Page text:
1. Mike Sivier Post author

      There are many organisations that can help you if you are worried about your future safety under this government. Black Triangle and DPAC would be good places to visit (just type them into your search engine), and there are good Facebook groups as well.

  4. gordon powrie

    Strange that the Liberal Democrats are having an attack of remorse at what’s going on, it seems. However, St Paul had his moment on the way to Damascus

  5. Julie sharkey

    Its against the law for the Tories or anybody to bring in there own laws,what the courts says,that what everybody goes by ,!the ppl who is refused will be taking there pip case to court of human rights,and they’ll win theyr case , and cost them millions of pounds ,!,

  6. inkdropk

    Of all the individuals the tories have assigned to this brief – From Mcvey through to Tomlinson, the criteria seems to have zip all to do with the needs of any claimant, more how many claimants the minister and his team can get off the system. This is a disgraceful state of affairs, in an environment where his mate at HM Treasury can give the richest in society a nice little back rub in the form of juicy tax cuts, the DWP team have (again) been given the role of Dr Nasty….Narrowing Criteria might save some cash in the short term – but if it stops a claimant getting his personal care , or stops a claimant getting to work…what then?

  7. John

    I just wished justice was done i myself suffer with spinal abbifita can’t hardly walk but pip just made fun of me and told lies saying i could do things and i can’t

  8. diabolicalme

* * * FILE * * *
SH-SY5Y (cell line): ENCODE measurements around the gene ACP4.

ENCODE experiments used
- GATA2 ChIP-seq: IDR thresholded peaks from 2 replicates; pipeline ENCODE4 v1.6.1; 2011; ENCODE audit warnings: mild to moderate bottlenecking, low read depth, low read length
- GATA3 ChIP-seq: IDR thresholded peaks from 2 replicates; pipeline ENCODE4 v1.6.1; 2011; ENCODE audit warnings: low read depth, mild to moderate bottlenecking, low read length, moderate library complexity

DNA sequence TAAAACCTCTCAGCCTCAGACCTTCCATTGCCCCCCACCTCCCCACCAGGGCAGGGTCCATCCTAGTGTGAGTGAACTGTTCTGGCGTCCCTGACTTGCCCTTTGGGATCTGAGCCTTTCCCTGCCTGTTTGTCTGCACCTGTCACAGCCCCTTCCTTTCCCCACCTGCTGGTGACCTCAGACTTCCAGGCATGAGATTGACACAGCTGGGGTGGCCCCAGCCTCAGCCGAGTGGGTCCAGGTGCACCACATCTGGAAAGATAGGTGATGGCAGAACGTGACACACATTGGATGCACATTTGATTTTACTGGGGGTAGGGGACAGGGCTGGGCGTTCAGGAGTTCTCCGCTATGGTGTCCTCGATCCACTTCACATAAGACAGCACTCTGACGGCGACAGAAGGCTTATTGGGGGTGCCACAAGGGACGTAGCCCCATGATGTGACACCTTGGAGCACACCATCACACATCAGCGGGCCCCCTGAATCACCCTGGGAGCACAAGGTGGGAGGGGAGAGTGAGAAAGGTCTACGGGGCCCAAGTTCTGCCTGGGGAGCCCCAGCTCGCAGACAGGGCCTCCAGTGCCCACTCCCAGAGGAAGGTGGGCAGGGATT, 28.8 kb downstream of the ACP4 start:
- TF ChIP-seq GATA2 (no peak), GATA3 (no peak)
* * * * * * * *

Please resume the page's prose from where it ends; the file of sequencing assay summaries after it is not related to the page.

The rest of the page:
All the reports I keep reading about this whole issue, rarely if ever is there mention of the other big rushed through change to PIP entitlement – the removal from several higher scoring descriptors of the need for supervision, assistance, help or actual administering of drugs or various treatments for medical conditions e.g. in epilepsy, diabetes, narcolepsy, other unspecified blackouts or fits, and for mental health needs too etc. etc. Apparently this descriptor was only ever intended for serious medical therapy like dialysis. Right. I need a huge amount of monitoring, supervision, care, and actual treatment from others on a daily basis for both T1 diabetes monitoring, testing, treatment, AND for chronic mental ill health, including for travelling/mobilising (2 periods both very recently my carer has been on suicide watch over me…saved the public purse a lot of money instead of me being in hospital yet again, a place I avoid going to as much as possible, though I did have 3 stays in 2016 due suicide attempts, and yes I’m sorry Mike but they were all brown envelope related I’m just not strong enough to cope with the psychological battering of these frequent assessments any more). My PIP forms are waiting to be processed at this very moment and I feel even more pessimistic about being awarded anything now. Even if this evil ruling doesn’t affect those like me already in the PIP claim process, I am sure most awards given will be for 2 or 3 years, and so as sure as Tories have ice cold hearts, a PIP reassessment will come around quickly enough, by which time the qualifying criteria will have been even further pared down to the diseased, but not diseased enough, bone. Hey, bang goes my last bit of independence. Since my despair has resulted in a bad bad very bad escalation of my 40 years’ eating disorders, the diabetes (also 40+ years) is wonderfully out of control now; at least when I’ve lost a sufficient amount of sight due worsening of my Proliferative Retinopathy, and kidney failure seriously sets in (I do already have long standing significant diabetic complications), and maybe the odd foot ulcer or 2, perhaps even an amputation if I’m really really lucky – I may well AT LAST qualify for what will be left of PIP 🙂 hoorah!! Or be dead well before then.